The Agreement does not fully clarify relations between the prefectural committees and already existing Local Peace Committees. Some informal fusion of the two structures is likely; indeed, they will draw from the same pool of local civic and religious leaders. The peace committees number in the dozens in around half the country’s provinces and were established by civil society groups, religious platforms and international NGOs, often with UN support, starting in 2012. The government later formalised and replicated their work across the country, meaning they now operate with varying degrees of official involvement.[fn]« Note conceptuelle relative à la mise en place des comités locaux de paix et de réconciliation en République centrafricaine », Ministry of Social Affairs and National Reconciliation, Bangui, June 2016.Hide Footnote In essence, they serve as forums for communities to air grievances and resolve disputes, including those involving armed groups. While they often struggle in remote areas or are ignored as armed groups divide up territory and spoils, they have, overall, been valuable in helping secure local ceasefires and peace deals and resolving land disputes, thefts and kidnappings.[fn]Crisis Group interviews, international NGOs, religious leaders, members of peace committees, Bangui, Bangassou, Obo, Zémio, Bouar and Rafaï, 2017-2018; local administrator, Bangui, March 2019. For general background, see Thierry Vircoulon, « A la recherche de la paix en Centrafrique : médiations communautaires, religieuses et politiques », IFRI, June 2017.Hide Footnote The new prefectural committees should aim to build on their achievements rather than pushing them aside.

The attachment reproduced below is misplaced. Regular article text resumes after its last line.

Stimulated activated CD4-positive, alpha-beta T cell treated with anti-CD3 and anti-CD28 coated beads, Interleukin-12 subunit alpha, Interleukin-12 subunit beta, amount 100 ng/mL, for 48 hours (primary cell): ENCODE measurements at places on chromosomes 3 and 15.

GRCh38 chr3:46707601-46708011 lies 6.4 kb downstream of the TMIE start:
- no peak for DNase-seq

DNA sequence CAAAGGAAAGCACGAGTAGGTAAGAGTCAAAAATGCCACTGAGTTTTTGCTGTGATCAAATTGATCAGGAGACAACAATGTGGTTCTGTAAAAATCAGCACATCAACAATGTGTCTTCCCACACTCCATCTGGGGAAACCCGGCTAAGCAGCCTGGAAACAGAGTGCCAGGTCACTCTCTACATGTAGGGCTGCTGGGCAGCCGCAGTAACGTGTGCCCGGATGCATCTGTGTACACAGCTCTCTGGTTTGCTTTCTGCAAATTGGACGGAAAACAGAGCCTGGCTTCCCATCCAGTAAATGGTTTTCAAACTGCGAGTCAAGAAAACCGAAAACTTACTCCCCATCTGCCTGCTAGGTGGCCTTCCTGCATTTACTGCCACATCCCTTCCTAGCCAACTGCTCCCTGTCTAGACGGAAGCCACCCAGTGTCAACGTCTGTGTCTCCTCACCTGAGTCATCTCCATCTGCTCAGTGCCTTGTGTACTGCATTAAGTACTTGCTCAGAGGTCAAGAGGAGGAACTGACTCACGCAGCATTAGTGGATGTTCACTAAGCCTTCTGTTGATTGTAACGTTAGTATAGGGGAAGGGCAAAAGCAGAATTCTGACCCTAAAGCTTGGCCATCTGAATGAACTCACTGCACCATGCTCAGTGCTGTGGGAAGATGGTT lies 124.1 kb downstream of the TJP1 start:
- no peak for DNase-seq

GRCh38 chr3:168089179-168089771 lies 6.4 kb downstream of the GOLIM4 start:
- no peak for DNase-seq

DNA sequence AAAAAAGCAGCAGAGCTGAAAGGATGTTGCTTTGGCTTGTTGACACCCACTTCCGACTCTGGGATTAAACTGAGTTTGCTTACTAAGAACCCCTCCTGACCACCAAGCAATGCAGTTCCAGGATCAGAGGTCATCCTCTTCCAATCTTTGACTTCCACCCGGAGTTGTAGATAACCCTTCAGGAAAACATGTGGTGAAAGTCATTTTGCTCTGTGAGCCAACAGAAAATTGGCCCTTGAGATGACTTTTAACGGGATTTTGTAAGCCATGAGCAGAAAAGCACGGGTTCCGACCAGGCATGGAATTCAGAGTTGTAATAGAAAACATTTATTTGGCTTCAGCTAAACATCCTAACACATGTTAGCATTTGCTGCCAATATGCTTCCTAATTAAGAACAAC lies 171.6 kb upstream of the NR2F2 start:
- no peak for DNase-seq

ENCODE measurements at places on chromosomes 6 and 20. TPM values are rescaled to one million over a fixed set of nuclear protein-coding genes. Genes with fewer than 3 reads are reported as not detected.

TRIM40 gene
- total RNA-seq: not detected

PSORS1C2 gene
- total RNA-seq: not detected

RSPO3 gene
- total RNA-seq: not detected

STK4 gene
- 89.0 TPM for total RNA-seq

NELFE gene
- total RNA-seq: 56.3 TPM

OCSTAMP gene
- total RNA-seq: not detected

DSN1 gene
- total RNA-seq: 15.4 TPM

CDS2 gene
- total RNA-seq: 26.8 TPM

B. The Aftermath

CAR’s international partners mostly welcomed the AU-brokered Agreement, though some officials were sceptical. The UN mission, the Security Council, the World Bank and the EU all expressed support, with the EU undertaking to raise new money for its implementation.[fn]« L’ONU exhorte les parties à appliquer ‘sans retard’ l’accord de paix », VOA Afrique, 13 February 2019; « RCA l’Union européenne prêt à soutenir financièrement l’accord de paix », RFI Afrique, 15 March 2019.Hide Footnote Though working-level international officials tended to see the attention and support of donors and partners as positive, those directly involved in implementing its key provisions express concern that doing so will be hard and warn that armed group leaders have little incentive to adhere to its terms.[fn]Crisis Group interviews, Bangui, March 2019, Brussels, April 2019. See also « Centrafrique : gouvernement et rebelles signent un accord de paix », Le Monde, 9 February 2019.Hide Footnote